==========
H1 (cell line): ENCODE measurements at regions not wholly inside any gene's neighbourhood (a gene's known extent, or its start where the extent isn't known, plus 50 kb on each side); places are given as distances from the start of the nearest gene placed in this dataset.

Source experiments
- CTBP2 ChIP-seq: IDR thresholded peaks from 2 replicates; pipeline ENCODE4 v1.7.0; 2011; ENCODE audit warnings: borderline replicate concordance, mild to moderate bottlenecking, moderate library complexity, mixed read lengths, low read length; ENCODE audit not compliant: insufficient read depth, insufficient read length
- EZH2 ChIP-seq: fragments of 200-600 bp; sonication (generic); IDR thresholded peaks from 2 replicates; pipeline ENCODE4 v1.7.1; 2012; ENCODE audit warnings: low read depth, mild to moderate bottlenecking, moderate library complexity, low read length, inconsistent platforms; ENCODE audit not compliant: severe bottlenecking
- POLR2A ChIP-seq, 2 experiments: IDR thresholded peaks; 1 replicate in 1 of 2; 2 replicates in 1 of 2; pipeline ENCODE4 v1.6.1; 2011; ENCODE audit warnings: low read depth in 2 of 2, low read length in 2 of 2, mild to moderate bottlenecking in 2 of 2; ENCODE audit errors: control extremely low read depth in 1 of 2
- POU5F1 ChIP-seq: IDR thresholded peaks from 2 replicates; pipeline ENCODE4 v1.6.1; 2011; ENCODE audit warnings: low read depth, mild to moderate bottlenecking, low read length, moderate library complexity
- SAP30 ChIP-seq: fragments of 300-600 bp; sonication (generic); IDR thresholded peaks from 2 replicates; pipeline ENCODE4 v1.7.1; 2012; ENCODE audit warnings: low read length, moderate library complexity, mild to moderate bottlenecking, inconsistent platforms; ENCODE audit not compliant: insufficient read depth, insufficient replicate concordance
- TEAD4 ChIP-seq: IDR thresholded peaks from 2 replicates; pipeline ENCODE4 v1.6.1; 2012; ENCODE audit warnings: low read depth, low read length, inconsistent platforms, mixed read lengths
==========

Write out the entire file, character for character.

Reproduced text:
H1 (cell line): ENCODE measurements at regions not wholly inside any gene's neighbourhood (a gene's known extent, or its start where the extent isn't known, plus 50 kb on each side); places are given as distances from the start of the nearest gene placed in this dataset.

Source experiments
- CTBP2 ChIP-seq: IDR thresholded peaks from 2 replicates; pipeline ENCODE4 v1.7.0; 2011; ENCODE audit warnings: borderline replicate concordance, mild to moderate bottlenecking, moderate library complexity, mixed read lengths, low read length; ENCODE audit not compliant: insufficient read depth, insufficient read length
- EZH2 ChIP-seq: fragments of 200-600 bp; sonication (generic); IDR thresholded peaks from 2 replicates; pipeline ENCODE4 v1.7.1; 2012; ENCODE audit warnings: low read depth, mild to moderate bottlenecking, moderate library complexity, low read length, inconsistent platforms; ENCODE audit not compliant: severe bottlenecking
- POLR2A ChIP-seq, 2 experiments: IDR thresholded peaks; 1 replicate in 1 of 2; 2 replicates in 1 of 2; pipeline ENCODE4 v1.6.1; 2011; ENCODE audit warnings: low read depth in 2 of 2, low read length in 2 of 2, mild to moderate bottlenecking in 2 of 2; ENCODE audit errors: control extremely low read depth in 1 of 2
- POU5F1 ChIP-seq: IDR thresholded peaks from 2 replicates; pipeline ENCODE4 v1.6.1; 2011; ENCODE audit warnings: low read depth, mild to moderate bottlenecking, low read length, moderate library complexity
- SAP30 ChIP-seq: fragments of 300-600 bp; sonication (generic); IDR thresholded peaks from 2 replicates; pipeline ENCODE4 v1.7.1; 2012; ENCODE audit warnings: low read length, moderate library complexity, mild to moderate bottlenecking, inconsistent platforms; ENCODE audit not compliant: insufficient read depth, insufficient replicate concordance
- TEAD4 ChIP-seq: IDR thresholded peaks from 2 replicates; pipeline ENCODE4 v1.6.1; 2012; ENCODE audit warnings: low read depth, low read length, inconsistent platforms, mixed read lengths